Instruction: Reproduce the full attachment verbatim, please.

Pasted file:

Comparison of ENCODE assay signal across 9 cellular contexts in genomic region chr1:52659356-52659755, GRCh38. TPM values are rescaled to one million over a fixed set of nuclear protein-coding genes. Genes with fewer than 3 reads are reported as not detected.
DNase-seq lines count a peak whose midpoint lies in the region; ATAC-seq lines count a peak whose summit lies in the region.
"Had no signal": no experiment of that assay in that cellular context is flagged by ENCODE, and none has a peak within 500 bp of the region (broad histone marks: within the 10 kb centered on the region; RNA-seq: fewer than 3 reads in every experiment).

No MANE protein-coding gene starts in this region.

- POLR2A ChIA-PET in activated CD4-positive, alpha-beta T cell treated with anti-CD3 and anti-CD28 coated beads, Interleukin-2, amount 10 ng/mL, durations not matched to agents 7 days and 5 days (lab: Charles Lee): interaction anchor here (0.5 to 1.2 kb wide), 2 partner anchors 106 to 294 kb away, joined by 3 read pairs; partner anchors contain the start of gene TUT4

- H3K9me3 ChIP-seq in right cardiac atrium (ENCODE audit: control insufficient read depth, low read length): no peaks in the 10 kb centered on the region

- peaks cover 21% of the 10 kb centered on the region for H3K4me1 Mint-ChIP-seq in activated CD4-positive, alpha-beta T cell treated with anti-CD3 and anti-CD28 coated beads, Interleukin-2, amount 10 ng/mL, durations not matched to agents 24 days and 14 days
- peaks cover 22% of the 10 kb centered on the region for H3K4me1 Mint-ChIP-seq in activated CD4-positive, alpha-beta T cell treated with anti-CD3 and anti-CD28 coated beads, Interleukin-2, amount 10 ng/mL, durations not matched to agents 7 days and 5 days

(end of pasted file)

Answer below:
Comparison of ENCODE assay signal across 9 cellular contexts in genomic region chr1:52659356-52659755, GRCh38. TPM values are rescaled to one million over a fixed set of nuclear protein-coding genes. Genes with fewer than 3 reads are reported as not detected.
DNase-seq lines count a peak whose midpoint lies in the region; ATAC-seq lines count a peak whose summit lies in the region.
"Had no signal": no experiment of that assay in that cellular context is flagged by ENCODE, and none has a peak within 500 bp of the region (broad histone marks: within the 10 kb centered on the region; RNA-seq: fewer than 3 reads in every experiment).

No MANE protein-coding gene starts in this region.

- POLR2A ChIA-PET in activated CD4-positive, alpha-beta T cell treated with anti-CD3 and anti-CD28 coated beads, Interleukin-2, amount 10 ng/mL, durations not matched to agents 7 days and 5 days (lab: Charles Lee): interaction anchor here (0.5 to 1.2 kb wide), 2 partner anchors 106 to 294 kb away, joined by 3 read pairs; partner anchors contain the start of gene TUT4

- H3K9me3 ChIP-seq in right cardiac atrium (ENCODE audit: control insufficient read depth, low read length): no peaks in the 10 kb centered on the region

- peaks cover 21% of the 10 kb centered on the region for H3K4me1 Mint-ChIP-seq in activated CD4-positive, alpha-beta T cell treated with anti-CD3 and anti-CD28 coated beads, Interleukin-2, amount 10 ng/mL, durations not matched to agents 24 days and 14 days
- peaks cover 22% of the 10 kb centered on the region for H3K4me1 Mint-ChIP-seq in activated CD4-positive, alpha-beta T cell treated with anti-CD3 and anti-CD28 coated beads, Interleukin-2, amount 10 ng/mL, durations not matched to agents 7 days and 5 days